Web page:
Posted: 12th May 2022
The Guardian has a long read on the fading memory of the Nagasaki and Hiroshima nuclear bombings and the weakening of the nuclear taboo in the context of Russia’s invasion of Ukraine. In addition to Vladimir Putin’s nuclear threats it says: “Nuclear norms are fraying elsewhere, too. Nine countries collectively hold some 10,000 warheads, and six of those countries are increasing their inventories. Current and recent leaders such as Kim Jong-un, Narendra Modi and Donald Trump have, like Putin, spoken brazenly of firing their weapons. After North Korea promised ‘thousands-fold’ revenge in 2017 for sanctions on its accelerating nuclear weapons programme, Trump threatened a pre-emptive strike, pledging to unleash ‘fire and fury like the world has never seen’. ‘This is analogous to the Cuban missile crisis,’ one of Trump’s former aides, Sebastian Gorka, insisted. Leaders have talked tough before. But now their talk seems less tethered to reality. This is the first decade when not a single head of a nuclear state can remember Hiroshima.”
Boris Jonson has given assurances that Britain will defend Sweden and Finland if they are ever attacked – with the two countries expected to make applications for NATO membership next week. Johnson was speaking during a whistle-stop tour of the Nordic nations on Wednesday where he signed separate security agreements with Swedish prime minister, Magdalena Andersson, and Finnish president, Sauli Niinistö. Historically neutral, leaders in Helsinki and Stockholm have been discussing NATO membership with renewed vigour since Russia’s invasion of Ukraine – leading Moscow to suggest more nuclear weapons could be deployed to the Baltic.
UK Nuclear Energy
The UK’s energy minister, Gregg Hands, has called on the SNP to ditch its “ideological opposition” to nuclear power – after Holyrood said it plans to use planning laws to frustrate attempts to build new nuclear plants in Scotland. Speaking to the Scottish Parliament’s net zero committee, Hands said: “It would be really helpful if the Scottish government were to drop its ideological opposition to nuclear because nuclear has got a fantastic track record in Scotland. It’s a pity to see Scotland not participate, thanks to the Scottish government, in our nuclear renaissance.”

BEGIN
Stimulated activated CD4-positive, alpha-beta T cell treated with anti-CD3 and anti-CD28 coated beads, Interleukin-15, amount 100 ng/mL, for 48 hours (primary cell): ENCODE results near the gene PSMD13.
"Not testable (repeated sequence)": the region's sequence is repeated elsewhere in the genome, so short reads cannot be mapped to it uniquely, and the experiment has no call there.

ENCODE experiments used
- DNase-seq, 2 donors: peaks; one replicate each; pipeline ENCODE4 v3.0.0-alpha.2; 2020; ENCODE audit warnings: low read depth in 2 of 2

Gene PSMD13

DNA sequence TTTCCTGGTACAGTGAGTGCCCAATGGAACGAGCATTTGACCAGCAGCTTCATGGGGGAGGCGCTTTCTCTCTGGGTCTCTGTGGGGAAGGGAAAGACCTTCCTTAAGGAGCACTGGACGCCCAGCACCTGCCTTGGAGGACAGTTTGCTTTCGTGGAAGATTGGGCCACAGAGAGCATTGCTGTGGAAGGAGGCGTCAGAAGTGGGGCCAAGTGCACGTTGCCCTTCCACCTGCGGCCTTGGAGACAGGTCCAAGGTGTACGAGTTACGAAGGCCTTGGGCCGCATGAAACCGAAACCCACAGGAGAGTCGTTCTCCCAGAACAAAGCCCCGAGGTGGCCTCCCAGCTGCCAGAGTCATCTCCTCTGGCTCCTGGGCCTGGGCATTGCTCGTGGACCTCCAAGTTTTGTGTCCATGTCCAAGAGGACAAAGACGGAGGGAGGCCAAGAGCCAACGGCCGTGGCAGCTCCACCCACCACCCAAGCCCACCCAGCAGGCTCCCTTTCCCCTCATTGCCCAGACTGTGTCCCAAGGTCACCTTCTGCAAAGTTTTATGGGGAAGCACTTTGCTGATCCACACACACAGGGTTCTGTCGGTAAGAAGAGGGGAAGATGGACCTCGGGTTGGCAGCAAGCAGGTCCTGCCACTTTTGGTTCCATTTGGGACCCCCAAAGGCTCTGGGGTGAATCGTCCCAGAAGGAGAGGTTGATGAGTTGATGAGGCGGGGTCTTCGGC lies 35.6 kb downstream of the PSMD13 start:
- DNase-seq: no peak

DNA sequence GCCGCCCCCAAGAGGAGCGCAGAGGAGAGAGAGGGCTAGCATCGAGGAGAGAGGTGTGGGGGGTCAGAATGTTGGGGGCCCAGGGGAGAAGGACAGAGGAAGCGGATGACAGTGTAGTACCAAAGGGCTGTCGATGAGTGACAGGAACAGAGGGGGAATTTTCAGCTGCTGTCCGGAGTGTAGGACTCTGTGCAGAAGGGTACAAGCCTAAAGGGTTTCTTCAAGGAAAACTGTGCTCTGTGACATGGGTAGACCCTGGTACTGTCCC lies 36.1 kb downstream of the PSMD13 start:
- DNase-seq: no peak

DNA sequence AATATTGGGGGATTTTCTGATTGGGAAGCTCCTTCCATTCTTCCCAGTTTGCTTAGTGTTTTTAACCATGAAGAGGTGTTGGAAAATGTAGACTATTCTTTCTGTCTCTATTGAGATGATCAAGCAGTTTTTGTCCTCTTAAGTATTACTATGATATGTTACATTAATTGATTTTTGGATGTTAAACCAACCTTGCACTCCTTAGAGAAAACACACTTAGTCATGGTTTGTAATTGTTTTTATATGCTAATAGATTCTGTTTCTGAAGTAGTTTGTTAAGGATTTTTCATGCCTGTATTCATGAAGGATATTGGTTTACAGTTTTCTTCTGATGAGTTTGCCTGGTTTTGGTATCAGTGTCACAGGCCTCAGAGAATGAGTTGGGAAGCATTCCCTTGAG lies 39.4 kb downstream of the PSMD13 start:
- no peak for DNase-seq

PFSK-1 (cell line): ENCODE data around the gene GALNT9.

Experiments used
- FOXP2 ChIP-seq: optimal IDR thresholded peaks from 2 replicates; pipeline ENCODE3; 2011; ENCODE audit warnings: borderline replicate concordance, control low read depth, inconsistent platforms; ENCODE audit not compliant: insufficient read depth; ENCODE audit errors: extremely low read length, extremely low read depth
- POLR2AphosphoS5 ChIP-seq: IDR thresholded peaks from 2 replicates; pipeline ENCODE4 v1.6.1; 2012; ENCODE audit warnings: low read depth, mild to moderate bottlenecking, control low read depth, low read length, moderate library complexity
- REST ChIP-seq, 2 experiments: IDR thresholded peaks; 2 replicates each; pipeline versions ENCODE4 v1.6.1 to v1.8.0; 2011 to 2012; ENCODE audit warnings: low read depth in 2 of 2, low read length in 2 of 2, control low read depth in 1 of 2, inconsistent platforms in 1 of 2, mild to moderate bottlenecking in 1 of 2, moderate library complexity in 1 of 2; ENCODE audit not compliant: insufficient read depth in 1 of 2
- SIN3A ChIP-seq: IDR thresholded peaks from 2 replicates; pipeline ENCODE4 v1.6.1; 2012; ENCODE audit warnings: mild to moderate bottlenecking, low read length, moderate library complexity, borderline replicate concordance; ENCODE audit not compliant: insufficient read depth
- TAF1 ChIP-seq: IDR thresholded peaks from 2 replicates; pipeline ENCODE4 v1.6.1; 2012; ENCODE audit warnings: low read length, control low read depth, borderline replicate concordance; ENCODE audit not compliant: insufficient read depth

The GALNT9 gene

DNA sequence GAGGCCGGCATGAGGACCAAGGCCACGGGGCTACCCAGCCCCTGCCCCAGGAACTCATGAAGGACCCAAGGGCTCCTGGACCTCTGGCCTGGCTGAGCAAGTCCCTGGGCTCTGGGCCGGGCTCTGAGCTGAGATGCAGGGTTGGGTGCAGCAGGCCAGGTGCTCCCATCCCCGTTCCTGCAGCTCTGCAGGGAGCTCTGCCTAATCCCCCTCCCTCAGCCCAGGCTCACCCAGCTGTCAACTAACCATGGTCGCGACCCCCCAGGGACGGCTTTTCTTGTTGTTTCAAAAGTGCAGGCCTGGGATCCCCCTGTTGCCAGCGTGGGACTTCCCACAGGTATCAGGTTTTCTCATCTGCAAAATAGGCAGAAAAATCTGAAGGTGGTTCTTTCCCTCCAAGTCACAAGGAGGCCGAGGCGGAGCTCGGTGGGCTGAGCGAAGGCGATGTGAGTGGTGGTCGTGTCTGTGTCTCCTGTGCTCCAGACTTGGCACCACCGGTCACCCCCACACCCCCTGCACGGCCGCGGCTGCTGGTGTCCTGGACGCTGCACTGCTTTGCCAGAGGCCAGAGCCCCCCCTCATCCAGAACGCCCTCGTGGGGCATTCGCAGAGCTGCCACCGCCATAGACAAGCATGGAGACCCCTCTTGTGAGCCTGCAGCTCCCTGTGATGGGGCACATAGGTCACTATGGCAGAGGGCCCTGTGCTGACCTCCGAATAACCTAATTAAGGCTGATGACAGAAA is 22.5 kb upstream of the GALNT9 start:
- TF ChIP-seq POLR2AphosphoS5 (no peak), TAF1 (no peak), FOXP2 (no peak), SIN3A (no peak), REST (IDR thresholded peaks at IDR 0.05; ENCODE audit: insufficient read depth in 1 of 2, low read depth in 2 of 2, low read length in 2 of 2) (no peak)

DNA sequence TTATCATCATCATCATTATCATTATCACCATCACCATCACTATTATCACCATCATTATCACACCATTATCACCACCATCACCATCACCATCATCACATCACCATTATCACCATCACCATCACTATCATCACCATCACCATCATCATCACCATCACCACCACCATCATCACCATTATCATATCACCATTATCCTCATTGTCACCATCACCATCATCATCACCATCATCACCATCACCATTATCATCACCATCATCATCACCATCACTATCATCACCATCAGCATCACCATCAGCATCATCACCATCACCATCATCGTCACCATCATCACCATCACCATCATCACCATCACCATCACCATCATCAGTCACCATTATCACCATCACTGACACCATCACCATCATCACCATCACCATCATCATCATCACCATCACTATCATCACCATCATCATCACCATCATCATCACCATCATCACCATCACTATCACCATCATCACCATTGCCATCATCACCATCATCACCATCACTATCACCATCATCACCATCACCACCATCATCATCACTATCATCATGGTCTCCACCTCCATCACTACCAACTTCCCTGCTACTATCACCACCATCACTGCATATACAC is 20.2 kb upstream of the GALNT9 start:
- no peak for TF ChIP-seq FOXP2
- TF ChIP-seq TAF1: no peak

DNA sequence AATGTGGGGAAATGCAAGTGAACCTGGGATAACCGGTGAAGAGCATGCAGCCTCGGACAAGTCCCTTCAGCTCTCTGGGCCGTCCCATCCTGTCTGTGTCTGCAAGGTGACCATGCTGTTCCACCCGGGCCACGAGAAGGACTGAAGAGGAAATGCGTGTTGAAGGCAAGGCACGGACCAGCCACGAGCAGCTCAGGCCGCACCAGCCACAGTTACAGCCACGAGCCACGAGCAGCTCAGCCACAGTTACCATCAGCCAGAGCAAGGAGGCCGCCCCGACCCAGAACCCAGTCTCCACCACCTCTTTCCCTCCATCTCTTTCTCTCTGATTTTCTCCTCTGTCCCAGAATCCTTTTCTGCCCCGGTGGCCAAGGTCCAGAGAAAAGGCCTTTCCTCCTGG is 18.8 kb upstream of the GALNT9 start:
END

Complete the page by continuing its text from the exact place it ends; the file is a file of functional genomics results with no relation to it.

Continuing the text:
William Atkins has a good read on Sizewell C in Granta magazine, looking at the Suffolk landscape and the campaigns – historic and present – against nuclear power in the area.
Ornithologists have discovered a nest of marsh harriers on the land where French energy firm EDF hopes to build the Sizewell C nuclear power station. The nest was found within the Sizewell Marshes Site of Special Scientific Interest (SSSI) and two further nests at Aldhurst Farm. It’s an offence to remove the nest of marsh harriers as they are protected by The Wildlife and Countryside Act 1981.
UK and Ireland Nuclear Free Local Authorities (NFLA) has given its backing to a protest against a new power plant at Sizewell this Sunday, organised by local campaign groups Stop Sizewell C and Together Against Sizewell C. “Boris Johnson and Kwasi Kwarteng may have said they want Sizewell C, but this does not mean that the people of Suffolk have to have it. Even if ministers do give the go-ahead the outcome is still most uncertain, and this is going to be a long and a hard fight. If the people of Suffolk and local anti-nuclear campaigners can continue to stand firm in their resolve to oppose Sizewell C there is every chance it will fail,” the group said in a statement.
Activists from Norwegian environmentalist group Neptune Network, gathered at Sellafield to protest the reception of more radioactive waste. “Since 2001, Neptune Network has carried out a number of actions against the facility. The plant has a lack of maintenance, little transparency, and has had several accidents and near misses. An accident with radioactive release into the air could have serious consequences for Norway. The safety situation at Sellafield is critical and it is therefore necessary to stop new intake immediately,” the group said in a statement.
EDF said power output from its French reactors fell by 20.2 percent in April – citing “reduced availability of the nuclear fleet that was mainly due to the discovery of stress corrosion at some sites.”
Iran nuclear deal
Enrique Mora, the EU’s envoy to the Iran nuclear talks in Vienna, metwith Iran’s negotiator Ali Bagheri Kani in Tehran on Wednesday. The visit was part of last-minute efforts to break an impasse in the talks – which have dragged on for two months since it was hoped a new agreement could be reached. Mora’s visit coincided with an announcement from Iran’s Intelligence Ministry that two European nationals had been detained by the country’s security forces – alleging that they sought to “take advantage” of labour protests occurring in parts of the country and plan “chaos, social disorder, and instability.”
Reuters looks at the challenges facing South Korea’s new president Yoon Suk-yeol amid North Korea’s ramping up of ballistic missile launches and an expected nuclear test. Yoon has tried to balance having a more hard-line stance towards Pyongyang than his predecessor, Moon Jae-in, while also offering economic incentives if the North abandons its nuclear programme. But analysts note that this approach is unlikely to be met with positive results. “It was a somewhat conciliatory message, but North Korea would never accept this line of reasoning that the South would help develop its own economy if it denuclearises,” said Park Won-gon, a North Korea expert based in Seoul. “To them, that formula means to deny their regime.”
Press and Communications Officer
Campaign for Nuclear Disarmament